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Walking the Camino Frances while being Diabetic

Discussion in 'Camino Frances' started by MissMonique, Nov 25, 2012.

  1. MissMonique

    MissMonique Guest

    My sister in law wants to come with me but she is diabetic. Does anyone know someone diabetic who has done the camino. The concern is the level of exercisem but more importantly how do we keep the insulin cool, and can we avoid carrying 5 weeks worth of insulin with us.
     
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  2. highlander

    highlander Donating Member Donating Member

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    I am a diabetic,50 years old carried a lot of weight(ex-forces)...did the camino frances 2012 may-june...had a few issuses,but you can have those anyplace.........you can arrange if you feel you need to do this.ask at the albergue your staying at to either transport your insulin to your next albergue enroute by the rucksack forwarding daily service or have your sister in laws rucksack took ahead by the service(paid) from abergue to abergue and have it transoported and placed in a cool area/box etc.......you can only ask.......best thing for a diabetic the camino...I worry and end up looking after the non- diabetics.....my advice walk 6am to noon(may/sept) only relax and enjoy
     
  3. buckredman

    buckredman Member

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    I read a report written by a diabetic as an investigation sponsored by the Confrat of St. James which I found very informative. I think it's still available and could be found through the search function found at the top of this page. I'm also going to check to see if I have it saved somewhere.

    The main things the report warned about were blisters which can ulcerate, and hypos. The amount of insulin needed dropped because of the extra exercise, and i think he said the insulin he was using was readily available along the Camino. Even Basques can be diabetics.
     
  4. buckredman

    buckredman Member

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  5. Linezj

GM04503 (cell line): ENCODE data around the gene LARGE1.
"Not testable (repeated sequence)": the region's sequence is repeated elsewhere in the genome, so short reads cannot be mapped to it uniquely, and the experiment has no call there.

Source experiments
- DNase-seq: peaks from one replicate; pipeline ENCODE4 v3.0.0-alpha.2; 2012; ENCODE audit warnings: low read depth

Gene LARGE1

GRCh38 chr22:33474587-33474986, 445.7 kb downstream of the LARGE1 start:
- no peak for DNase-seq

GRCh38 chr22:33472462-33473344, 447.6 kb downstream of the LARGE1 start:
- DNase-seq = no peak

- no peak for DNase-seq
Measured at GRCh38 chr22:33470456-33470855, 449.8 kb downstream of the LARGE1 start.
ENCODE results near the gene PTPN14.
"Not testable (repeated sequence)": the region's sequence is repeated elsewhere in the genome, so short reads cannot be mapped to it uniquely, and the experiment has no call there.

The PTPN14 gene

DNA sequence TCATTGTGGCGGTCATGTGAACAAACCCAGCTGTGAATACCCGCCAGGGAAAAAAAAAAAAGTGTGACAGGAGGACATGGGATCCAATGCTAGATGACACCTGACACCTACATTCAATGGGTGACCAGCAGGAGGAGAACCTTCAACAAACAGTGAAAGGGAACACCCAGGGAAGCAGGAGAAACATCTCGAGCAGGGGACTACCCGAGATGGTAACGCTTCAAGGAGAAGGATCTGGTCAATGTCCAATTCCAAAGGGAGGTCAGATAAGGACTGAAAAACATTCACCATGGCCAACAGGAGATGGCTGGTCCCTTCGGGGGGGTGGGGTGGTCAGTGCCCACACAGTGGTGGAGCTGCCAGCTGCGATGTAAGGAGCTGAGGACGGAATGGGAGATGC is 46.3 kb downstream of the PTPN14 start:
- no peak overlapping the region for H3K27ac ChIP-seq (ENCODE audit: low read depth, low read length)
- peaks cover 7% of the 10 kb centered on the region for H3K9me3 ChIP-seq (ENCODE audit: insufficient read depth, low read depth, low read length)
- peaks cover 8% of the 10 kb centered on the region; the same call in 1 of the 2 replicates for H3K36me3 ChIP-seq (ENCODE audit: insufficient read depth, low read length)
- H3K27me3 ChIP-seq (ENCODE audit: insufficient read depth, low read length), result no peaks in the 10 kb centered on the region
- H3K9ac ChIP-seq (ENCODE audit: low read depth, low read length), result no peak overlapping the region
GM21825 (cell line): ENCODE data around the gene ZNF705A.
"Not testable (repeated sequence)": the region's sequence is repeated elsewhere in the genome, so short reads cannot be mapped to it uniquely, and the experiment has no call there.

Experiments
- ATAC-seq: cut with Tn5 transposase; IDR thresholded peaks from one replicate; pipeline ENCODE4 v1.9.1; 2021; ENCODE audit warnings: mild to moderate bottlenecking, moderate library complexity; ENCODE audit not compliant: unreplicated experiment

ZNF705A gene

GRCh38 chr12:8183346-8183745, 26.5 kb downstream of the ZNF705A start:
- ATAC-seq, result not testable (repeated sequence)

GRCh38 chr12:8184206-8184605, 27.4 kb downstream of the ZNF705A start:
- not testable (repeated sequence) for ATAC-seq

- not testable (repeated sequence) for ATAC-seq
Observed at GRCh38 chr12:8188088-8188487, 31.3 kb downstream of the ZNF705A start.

Linezj New Member

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  6. Linezj

    Linezj New Member

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    Thank you so much for this! I am planning on walking the Camino in September of 2017, and am trying to gather info on how I can either carry my insulin and testing supplies without overloading my pack.
     
  7. buckredman

    buckredman Member

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    I made the trip in May to July, 2013. at that time I was still medicating with pllls only so my advice may not be helpful.
    One thing that is sure to be helpful to any body who walks is that there is a pharmacy in just about every town along the way. Stop there first. If you need a doctor or hospital, the pharmacy staff will give you directions. Medical care is socialized and I visited several doctors and clinics--no charge for anything other than meds, or special tests/treatments. I paid for A1c and for all the stuff I bought at the pharmacies.
    I found sporting goods stores for the few things I had neglected to bring, also in just about every town. The things I bought this way: a pair of light gloves, trekking poles, replacement socks, toothpaste, etc.
    My major diabetes problems were caused by diet. I think everybody in Europe lives on bread and butter plus canned orange juice.
    Travel light and keep a lookout for pharmacies. English is a lingua franca and just about anybody speaks well enough to give directions.
    I made the trip with ZERO blisters due to forewarning via this
    forum--make sure your shoes fit properly. If you develop blisters you could be in big trouble.
    Good luck and Buen Camino
     
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